The cedar waxwing is a robin sized songbird that is found in the northern United States and southern Canada. Birds that breed in the northern US are typically year round residents while birds that breed in Canada often migrate south to the US, Mexico and Central America for the winter. Waxwings get their name from the red waxy substance that forms on the tips of some birds wings. Their are two species of waxwings in North America the cedar waxwing and the more northerly bohemian waxwing.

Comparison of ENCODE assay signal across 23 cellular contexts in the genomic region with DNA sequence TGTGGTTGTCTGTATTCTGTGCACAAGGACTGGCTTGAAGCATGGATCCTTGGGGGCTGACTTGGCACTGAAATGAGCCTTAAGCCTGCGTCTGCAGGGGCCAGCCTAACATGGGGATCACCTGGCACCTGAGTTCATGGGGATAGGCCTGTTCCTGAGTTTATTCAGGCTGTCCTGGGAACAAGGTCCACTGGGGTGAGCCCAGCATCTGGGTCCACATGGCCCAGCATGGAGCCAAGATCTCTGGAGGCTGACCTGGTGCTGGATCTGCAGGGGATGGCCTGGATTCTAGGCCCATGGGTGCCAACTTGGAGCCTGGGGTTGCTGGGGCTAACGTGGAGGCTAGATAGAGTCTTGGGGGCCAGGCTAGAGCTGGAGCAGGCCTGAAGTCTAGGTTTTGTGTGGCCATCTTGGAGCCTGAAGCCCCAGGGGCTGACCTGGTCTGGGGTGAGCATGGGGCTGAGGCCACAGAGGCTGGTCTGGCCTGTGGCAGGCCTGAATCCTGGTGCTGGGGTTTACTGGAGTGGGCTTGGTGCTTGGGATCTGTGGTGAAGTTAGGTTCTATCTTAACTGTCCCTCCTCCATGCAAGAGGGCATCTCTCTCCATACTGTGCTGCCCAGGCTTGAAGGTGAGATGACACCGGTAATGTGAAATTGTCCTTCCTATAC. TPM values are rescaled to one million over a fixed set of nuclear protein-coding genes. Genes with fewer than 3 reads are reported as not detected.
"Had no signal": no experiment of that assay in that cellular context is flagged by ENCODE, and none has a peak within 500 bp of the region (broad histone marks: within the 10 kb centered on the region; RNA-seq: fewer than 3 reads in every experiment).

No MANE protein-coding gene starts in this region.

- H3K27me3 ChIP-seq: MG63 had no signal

Cedar waxwings eat mostly fruit. They typically eat the entire fruit discarding the seeds through their mute. Cedar waxwings get their name because they also eat the cones and berries of eastern red cedar, especially during the winter months when other fruits are not available. Sometimes they have been found intoxicated by eating fruit that has sat too long and started to ferment. During the summer they will also supplement their diet with insects that they catch on the wing or glean from trees. The bird in the photo above is a first year bird while the one in the top photo is a mature adult.